That Curious Love of Green

A Day In The Life – Colin Griffin, Professional Athlete/Olympian…

I’m so happy to be able to bring you a great interview today with our very own (from Ballinamore, Co Leitrim) International Athlete and two time Olympian in the 50km walk,  Colin Griffin.

Colin is currently combining training and a much deserved holiday with his girlfriend Clare in Australia.

Colin in sky

 

  1. 1.       Describe a typical day Colin?

I get up at 7.30 and while having breakfast I like to read the news online and check emails. I do whatever business related work needs to be done for an hour or so, and then head out training around 9.30. On a hard day this session could be 40km which lasts over 3 hours. On an easier day it might be just 15km.

After I finish my morning training session I usually catch up on some work and by 1.30 or so it’s lunch followed by a short nap to recharge the batteries! I’m up again for a coffee, respond to emails, make a few calls or any other business related work.  I’m out training again around 5pm. My evening session is usually shorter, no more than 10km followed by a weights session in the gym.

Dinner is 8pm, then I relax for a while and watch some TV before I head to bed for 11.

 

  1. 2.       How did you get here?

Both my parents were involved in athletics. My mum was an international athlete and my dad was a coach so becoming an athlete was unavoidable but never forced upon me.

I loved the sport from a young age along with other sports such as Gaelic football which I played up to the age of 15. By that stage I believed I could progress to a high level Internationally as an athlete and decided to give it my 100% focus.

Colin as a child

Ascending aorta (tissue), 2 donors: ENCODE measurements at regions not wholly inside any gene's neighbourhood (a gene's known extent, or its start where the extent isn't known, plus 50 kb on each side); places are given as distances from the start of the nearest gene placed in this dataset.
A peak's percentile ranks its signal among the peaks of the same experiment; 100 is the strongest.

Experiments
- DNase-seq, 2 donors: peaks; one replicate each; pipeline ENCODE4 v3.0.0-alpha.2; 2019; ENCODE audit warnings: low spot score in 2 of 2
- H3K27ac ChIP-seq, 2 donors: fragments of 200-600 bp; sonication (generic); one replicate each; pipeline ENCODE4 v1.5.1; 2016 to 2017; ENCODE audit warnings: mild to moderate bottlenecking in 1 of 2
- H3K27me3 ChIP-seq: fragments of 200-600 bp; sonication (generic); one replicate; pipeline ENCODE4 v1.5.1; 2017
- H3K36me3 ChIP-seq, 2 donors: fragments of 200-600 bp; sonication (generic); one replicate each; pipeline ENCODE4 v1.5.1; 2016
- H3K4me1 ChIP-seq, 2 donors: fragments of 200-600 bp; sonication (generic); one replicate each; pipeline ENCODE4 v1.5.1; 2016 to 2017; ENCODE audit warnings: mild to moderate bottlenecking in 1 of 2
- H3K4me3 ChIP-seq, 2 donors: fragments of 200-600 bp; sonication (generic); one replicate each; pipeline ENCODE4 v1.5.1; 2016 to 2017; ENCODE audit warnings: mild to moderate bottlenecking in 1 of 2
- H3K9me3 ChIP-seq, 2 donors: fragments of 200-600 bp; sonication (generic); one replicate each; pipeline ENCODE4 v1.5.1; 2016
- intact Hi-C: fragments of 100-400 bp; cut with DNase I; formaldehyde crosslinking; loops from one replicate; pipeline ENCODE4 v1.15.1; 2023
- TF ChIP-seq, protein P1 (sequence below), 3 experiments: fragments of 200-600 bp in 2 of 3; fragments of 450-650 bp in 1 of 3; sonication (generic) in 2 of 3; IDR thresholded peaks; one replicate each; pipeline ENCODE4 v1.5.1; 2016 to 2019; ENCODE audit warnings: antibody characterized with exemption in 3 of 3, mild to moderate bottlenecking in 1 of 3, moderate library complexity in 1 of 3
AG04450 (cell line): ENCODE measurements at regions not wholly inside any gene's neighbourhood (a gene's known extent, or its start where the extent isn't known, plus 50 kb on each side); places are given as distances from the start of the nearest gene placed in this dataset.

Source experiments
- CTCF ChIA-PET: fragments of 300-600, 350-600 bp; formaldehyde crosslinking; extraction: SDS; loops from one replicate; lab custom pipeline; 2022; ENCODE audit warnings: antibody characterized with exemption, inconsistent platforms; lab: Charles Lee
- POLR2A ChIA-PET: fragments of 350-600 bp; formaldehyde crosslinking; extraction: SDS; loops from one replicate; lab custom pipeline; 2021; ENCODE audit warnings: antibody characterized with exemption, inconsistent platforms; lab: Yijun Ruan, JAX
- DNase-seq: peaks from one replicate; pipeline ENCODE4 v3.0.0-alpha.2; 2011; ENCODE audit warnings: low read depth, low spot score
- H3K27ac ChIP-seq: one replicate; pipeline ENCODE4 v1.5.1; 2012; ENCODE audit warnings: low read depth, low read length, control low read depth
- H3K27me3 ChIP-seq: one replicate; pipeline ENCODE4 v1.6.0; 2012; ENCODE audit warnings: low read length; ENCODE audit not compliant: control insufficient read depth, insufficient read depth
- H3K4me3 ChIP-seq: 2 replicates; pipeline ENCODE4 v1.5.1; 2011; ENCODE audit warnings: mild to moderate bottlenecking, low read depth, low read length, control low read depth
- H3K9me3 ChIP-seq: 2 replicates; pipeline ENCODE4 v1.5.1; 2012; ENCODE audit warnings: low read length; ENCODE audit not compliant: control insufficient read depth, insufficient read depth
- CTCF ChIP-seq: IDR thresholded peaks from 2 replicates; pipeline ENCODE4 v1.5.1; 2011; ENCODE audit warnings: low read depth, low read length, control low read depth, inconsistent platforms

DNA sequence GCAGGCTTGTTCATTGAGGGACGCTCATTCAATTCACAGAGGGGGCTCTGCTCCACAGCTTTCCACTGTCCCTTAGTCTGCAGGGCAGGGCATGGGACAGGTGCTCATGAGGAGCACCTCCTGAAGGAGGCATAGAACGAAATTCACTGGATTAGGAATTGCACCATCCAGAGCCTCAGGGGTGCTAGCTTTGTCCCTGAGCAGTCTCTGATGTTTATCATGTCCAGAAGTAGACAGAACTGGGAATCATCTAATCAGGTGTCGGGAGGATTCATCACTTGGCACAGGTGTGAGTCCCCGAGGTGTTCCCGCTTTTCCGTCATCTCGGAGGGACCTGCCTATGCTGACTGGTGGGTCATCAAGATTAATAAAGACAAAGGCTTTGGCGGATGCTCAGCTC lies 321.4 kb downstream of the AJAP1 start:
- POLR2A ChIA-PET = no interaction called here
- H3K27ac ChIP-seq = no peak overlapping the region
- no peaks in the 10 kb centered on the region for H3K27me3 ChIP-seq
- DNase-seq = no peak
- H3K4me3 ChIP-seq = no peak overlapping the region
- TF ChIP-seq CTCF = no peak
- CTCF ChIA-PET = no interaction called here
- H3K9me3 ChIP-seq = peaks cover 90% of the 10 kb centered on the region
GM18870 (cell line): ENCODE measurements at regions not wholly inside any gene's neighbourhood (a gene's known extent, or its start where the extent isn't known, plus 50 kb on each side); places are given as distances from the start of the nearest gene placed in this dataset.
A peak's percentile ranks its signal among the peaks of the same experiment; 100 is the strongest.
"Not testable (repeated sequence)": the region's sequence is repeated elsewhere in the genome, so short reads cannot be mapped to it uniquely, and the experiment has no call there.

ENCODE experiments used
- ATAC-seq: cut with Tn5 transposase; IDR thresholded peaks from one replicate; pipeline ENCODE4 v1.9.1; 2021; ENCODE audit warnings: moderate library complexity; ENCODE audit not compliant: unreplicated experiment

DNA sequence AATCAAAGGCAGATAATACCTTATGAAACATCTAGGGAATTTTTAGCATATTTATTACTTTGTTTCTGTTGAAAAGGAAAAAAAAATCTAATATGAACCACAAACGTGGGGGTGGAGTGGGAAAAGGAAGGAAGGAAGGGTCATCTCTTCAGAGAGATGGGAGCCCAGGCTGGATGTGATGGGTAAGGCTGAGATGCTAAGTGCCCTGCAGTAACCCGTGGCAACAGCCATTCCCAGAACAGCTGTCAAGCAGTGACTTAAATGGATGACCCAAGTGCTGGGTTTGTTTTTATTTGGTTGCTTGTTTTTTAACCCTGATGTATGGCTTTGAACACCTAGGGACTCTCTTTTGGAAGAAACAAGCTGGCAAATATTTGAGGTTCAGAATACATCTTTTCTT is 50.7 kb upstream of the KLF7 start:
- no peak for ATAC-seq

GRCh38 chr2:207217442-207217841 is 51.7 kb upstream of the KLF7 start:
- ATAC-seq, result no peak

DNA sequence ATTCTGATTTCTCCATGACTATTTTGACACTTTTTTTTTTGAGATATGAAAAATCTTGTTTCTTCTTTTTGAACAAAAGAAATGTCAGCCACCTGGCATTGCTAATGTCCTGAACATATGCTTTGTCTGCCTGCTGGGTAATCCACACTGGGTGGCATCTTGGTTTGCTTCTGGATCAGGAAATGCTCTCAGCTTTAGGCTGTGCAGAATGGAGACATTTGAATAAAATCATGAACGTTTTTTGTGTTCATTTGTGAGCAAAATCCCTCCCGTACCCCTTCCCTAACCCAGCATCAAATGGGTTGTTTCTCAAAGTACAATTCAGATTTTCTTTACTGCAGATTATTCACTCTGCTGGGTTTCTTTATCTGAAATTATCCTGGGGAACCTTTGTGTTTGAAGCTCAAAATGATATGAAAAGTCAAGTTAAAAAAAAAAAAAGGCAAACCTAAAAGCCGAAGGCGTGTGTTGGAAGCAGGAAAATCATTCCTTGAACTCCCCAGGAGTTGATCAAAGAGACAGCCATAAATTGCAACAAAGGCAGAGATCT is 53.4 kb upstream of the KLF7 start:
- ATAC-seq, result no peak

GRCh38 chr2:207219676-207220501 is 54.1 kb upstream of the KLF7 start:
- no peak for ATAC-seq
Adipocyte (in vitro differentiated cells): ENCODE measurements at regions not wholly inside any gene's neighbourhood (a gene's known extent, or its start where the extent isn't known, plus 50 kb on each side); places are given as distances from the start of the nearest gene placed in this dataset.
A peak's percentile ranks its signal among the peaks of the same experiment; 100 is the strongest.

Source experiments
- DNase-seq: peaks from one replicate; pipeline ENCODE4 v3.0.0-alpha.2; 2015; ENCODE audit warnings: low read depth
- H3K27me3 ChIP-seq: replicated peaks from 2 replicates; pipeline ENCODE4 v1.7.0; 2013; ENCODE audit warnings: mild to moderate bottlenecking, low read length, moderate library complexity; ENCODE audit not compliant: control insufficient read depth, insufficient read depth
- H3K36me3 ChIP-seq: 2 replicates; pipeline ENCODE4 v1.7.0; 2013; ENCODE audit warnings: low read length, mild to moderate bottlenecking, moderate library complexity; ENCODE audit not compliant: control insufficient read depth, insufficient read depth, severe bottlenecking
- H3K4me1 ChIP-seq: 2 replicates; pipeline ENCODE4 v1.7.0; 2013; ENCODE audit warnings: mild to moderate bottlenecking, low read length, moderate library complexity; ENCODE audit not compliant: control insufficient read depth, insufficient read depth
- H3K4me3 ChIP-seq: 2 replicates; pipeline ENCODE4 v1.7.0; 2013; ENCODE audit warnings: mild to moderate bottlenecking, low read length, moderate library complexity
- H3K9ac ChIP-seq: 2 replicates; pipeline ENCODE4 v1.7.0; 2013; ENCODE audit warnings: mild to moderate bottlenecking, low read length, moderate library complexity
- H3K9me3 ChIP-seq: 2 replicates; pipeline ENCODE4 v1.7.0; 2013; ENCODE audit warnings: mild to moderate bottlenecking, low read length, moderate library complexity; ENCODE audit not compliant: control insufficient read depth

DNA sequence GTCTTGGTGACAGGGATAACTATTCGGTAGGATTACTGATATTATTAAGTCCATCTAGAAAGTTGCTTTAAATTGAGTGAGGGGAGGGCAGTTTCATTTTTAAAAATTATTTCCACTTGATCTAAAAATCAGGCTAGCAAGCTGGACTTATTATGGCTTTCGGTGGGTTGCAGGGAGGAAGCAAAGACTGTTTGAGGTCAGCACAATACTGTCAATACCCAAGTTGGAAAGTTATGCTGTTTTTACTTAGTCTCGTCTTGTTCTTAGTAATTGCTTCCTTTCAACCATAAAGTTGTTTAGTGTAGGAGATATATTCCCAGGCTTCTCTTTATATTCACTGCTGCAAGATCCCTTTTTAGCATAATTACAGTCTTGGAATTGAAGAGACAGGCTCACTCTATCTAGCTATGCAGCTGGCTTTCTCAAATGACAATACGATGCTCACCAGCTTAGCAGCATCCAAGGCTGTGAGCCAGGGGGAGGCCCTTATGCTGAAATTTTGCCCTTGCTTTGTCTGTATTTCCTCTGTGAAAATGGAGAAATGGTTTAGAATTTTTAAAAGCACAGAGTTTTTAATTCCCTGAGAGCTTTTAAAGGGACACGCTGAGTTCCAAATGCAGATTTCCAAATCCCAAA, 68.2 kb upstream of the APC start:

Colin as a child on the left. As you can see his ambitions were clear from a young age!
  1. 3.       How do you feel when you’re training and competing?

When I’m training it’s like a job. I have a structure and a purpose to my day. I love pushing my body to new limits.

When I’m competing I love the adrenaline buzz and the excitement of the unknown.

In an event like mine the 50km walk so much happens in a race in the course of almost 4 hours. It’s like a chess match in terms of tactics and the need to be patient and seize your opportunity. It’s mentally as well as physically challenging!

  1. 4.       What is your diet like?

I try to keep it balanced. Maintaining optimum body weight is essential for me as when racing hard over 4 hours you need to be as efficient as possible. The demands of the hard training on my body mean my diet needs to cater for recovery, proper refuelling and general health.

I tailor my carb intake depending on the energy demands of my training days and to fuel up before a big race. I always include animal protein with all meals and my diet is rich in antioxidants, omega 3’s, greens (fruit, veg and salads).

Adequate iron intake is essential too as it impacts on my body’s ability to carry oxygen. I like coffee first thing in the morning and mid afternoon and if that routine is broken I’m not happy! I also like to treat myself with a beer or glass of red wine every once in a while.

Colin and torch

  1. 5.       What are the most popular misconceptions people have about you, your event and being a professional athlete in general?

About me:

That I’m too serious!

About my event:

That you are tempted to break into a run, which is not the case!

It’s an event governed by 2 main rules – one foot in contact with the ground at all times and, your advancing leg must be straightened at the knee ups on landing.

My event is judged by 8 judges and it takes 3 judges to disqualify you. Judges rely on their own judgement with the naked eye (no cameras or technology). It can be very subjective as I have experienced.